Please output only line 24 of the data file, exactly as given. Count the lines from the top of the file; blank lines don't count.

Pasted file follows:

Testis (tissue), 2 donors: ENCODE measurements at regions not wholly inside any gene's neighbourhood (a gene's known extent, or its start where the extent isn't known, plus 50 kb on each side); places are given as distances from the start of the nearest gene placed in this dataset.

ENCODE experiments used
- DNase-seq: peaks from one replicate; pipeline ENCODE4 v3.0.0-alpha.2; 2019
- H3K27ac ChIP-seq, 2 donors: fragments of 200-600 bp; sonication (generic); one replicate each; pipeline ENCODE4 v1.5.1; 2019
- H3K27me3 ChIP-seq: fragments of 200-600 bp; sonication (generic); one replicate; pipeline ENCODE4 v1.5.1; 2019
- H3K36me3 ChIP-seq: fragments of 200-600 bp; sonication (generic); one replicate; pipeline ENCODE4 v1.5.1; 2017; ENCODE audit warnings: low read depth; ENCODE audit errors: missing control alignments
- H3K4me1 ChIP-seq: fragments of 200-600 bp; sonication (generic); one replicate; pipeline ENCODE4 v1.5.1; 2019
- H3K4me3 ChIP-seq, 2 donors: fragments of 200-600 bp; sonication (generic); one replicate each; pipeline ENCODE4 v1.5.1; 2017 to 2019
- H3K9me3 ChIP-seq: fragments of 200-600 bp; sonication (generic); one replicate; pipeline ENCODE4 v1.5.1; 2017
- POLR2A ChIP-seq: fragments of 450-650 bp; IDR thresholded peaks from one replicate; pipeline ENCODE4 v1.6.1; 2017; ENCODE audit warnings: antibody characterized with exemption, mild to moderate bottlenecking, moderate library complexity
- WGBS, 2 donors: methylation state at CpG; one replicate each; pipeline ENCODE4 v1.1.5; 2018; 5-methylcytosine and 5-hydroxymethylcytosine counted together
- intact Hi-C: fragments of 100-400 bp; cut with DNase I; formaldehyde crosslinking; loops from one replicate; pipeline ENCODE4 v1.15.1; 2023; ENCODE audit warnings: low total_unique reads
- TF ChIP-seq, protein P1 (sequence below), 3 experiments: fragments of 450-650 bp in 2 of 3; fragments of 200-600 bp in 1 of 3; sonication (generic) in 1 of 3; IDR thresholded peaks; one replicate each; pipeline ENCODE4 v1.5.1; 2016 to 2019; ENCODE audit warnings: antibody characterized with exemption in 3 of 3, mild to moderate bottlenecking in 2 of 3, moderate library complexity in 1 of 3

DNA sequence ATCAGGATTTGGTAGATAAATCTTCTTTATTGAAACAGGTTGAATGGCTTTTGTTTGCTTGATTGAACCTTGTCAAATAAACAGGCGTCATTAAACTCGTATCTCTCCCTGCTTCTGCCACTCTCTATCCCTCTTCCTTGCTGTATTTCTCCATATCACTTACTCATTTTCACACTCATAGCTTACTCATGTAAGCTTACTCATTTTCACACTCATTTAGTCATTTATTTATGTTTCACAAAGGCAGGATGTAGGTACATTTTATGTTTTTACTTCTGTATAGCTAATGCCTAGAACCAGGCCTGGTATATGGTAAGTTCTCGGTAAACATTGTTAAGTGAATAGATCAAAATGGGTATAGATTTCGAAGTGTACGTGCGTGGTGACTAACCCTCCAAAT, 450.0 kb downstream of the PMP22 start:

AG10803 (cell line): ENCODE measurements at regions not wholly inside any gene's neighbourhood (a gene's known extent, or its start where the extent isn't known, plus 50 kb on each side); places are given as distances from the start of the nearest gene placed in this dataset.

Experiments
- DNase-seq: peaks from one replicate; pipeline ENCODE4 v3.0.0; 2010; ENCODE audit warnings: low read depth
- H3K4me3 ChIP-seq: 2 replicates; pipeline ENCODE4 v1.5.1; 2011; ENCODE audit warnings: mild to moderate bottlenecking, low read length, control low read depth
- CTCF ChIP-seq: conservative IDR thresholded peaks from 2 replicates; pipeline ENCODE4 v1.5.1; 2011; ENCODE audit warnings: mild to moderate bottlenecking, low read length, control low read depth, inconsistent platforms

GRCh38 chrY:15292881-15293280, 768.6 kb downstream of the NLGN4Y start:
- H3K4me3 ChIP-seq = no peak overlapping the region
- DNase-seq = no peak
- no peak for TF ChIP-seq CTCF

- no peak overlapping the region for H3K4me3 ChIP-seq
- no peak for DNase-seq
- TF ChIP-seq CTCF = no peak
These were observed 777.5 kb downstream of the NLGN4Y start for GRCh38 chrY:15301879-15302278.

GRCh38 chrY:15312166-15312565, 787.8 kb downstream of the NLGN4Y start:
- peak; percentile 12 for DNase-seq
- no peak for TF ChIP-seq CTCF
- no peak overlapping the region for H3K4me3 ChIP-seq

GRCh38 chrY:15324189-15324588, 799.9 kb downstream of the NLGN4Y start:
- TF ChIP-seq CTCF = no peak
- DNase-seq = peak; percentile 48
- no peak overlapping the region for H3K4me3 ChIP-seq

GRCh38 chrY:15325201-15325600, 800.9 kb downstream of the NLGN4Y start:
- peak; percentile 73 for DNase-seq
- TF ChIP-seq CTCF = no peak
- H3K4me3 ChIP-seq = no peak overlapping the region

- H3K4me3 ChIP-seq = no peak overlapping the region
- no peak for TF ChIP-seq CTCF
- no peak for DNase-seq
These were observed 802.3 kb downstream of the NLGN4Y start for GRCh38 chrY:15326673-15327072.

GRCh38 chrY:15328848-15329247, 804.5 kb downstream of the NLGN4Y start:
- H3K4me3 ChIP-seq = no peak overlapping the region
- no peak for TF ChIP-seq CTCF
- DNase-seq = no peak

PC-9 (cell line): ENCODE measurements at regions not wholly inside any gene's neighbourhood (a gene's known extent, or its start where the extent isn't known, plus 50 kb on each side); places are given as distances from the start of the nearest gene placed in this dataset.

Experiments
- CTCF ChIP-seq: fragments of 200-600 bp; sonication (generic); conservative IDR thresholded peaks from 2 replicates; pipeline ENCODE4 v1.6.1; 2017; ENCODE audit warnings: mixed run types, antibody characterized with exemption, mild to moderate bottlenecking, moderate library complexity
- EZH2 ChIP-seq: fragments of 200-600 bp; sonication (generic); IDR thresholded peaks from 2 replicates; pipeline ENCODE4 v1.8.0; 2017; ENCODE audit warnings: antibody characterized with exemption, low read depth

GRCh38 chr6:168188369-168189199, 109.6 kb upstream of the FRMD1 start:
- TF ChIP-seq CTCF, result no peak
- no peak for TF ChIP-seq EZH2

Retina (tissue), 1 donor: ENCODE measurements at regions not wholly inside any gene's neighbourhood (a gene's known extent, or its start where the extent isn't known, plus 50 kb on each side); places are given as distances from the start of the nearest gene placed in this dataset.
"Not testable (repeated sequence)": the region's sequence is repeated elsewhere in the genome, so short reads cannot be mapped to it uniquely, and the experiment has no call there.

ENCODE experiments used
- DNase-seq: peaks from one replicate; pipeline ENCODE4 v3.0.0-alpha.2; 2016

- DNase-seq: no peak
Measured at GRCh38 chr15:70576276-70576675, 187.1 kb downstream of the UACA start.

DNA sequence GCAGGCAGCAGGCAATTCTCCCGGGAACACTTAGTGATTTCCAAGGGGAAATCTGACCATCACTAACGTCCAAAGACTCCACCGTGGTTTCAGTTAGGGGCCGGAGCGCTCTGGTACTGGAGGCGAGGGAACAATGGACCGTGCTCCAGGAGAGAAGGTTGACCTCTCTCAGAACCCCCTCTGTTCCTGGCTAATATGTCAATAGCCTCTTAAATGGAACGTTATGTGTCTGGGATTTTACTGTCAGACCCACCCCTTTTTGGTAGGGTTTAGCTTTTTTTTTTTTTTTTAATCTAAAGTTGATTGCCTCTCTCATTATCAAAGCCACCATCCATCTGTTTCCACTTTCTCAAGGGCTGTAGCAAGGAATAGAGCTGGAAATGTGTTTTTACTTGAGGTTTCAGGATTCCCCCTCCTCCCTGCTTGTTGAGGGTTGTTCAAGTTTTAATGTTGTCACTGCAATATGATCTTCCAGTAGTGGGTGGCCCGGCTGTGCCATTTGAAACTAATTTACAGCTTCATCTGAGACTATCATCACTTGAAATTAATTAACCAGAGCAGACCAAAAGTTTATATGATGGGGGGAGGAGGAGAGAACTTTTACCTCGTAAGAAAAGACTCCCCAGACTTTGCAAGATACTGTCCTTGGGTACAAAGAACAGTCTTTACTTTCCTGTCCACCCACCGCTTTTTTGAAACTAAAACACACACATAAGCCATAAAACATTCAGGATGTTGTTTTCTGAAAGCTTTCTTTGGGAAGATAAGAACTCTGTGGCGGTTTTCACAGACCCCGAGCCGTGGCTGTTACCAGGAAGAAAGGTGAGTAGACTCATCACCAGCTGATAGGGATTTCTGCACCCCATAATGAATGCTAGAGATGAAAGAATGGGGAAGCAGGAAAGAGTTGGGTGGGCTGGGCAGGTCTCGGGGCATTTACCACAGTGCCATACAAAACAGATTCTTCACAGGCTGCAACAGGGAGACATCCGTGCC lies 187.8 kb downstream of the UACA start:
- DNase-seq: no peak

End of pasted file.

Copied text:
- no peak overlapping the region for H3K4me3 ChIP-seq